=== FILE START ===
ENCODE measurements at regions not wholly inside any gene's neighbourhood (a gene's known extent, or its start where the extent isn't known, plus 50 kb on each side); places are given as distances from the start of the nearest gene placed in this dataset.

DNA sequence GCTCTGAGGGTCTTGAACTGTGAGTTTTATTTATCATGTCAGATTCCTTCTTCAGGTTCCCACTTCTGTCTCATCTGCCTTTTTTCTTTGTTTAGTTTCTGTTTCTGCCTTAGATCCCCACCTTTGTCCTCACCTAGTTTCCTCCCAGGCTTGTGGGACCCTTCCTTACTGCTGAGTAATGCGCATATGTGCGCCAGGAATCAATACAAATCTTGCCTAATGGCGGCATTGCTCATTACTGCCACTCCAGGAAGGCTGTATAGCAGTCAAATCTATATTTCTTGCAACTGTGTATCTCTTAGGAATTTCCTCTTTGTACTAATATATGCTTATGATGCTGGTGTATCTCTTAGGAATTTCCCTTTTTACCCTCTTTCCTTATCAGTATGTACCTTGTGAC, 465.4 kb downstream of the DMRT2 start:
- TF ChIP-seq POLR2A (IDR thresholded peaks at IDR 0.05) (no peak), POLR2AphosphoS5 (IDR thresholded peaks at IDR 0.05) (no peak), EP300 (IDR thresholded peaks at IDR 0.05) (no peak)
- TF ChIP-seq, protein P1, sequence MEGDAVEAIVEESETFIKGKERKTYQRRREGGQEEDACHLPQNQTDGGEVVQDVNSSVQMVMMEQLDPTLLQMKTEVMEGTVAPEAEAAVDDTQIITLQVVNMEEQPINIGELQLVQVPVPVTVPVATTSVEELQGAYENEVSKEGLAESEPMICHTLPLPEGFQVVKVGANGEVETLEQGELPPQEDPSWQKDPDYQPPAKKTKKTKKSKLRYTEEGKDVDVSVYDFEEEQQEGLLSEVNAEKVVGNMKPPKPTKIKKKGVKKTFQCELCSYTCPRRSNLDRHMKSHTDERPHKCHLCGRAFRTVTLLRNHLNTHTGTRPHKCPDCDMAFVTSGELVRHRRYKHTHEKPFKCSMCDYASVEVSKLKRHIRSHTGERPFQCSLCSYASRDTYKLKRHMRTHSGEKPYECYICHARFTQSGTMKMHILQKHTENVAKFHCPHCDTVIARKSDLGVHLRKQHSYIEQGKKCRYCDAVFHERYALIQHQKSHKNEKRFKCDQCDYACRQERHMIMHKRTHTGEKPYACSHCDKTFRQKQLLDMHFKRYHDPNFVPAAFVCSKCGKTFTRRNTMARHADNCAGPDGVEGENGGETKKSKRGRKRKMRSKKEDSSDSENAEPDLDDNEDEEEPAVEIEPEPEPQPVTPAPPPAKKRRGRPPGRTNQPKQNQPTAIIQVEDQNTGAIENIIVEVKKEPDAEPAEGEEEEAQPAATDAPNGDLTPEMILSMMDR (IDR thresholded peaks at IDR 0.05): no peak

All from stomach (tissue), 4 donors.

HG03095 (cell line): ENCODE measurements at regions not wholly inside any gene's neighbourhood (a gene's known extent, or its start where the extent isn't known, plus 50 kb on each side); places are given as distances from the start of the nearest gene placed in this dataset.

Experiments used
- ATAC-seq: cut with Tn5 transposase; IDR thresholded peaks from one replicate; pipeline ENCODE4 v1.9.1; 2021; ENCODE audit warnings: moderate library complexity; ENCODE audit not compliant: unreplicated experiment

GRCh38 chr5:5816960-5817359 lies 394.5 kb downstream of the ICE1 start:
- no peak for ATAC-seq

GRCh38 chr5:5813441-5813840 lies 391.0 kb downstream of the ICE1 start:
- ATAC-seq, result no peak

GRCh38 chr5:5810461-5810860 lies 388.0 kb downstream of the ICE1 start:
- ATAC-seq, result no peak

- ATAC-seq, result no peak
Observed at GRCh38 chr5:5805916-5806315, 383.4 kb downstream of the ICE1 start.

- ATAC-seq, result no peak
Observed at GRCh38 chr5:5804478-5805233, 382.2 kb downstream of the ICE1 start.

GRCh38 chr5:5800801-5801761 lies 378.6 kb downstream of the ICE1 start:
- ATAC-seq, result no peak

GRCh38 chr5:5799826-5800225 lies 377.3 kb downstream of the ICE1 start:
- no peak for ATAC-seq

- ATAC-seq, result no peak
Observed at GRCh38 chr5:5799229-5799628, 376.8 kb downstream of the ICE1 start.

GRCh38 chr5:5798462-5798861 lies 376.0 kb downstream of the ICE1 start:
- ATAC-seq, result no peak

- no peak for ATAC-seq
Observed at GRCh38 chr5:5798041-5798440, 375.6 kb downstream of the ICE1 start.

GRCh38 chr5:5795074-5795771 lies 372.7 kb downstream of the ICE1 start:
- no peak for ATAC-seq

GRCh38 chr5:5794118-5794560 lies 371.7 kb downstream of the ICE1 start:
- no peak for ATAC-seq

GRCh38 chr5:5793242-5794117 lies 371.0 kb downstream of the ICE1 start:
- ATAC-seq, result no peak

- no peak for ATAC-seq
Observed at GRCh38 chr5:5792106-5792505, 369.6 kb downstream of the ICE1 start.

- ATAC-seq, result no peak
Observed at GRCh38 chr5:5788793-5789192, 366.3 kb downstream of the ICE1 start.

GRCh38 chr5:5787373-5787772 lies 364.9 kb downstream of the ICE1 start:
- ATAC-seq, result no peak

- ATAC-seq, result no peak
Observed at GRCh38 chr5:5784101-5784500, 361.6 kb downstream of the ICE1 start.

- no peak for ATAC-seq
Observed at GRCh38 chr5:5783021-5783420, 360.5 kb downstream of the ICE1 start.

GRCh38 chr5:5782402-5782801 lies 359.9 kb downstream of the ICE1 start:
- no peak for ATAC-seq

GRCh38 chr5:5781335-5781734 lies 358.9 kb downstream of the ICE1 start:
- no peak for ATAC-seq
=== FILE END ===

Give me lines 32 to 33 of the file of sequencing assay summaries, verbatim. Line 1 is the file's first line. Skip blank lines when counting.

- no peak for ATAC-seq

GRCh38 chr5:5793242-5794117 lies 371.0 kb downstream of the ICE1 start: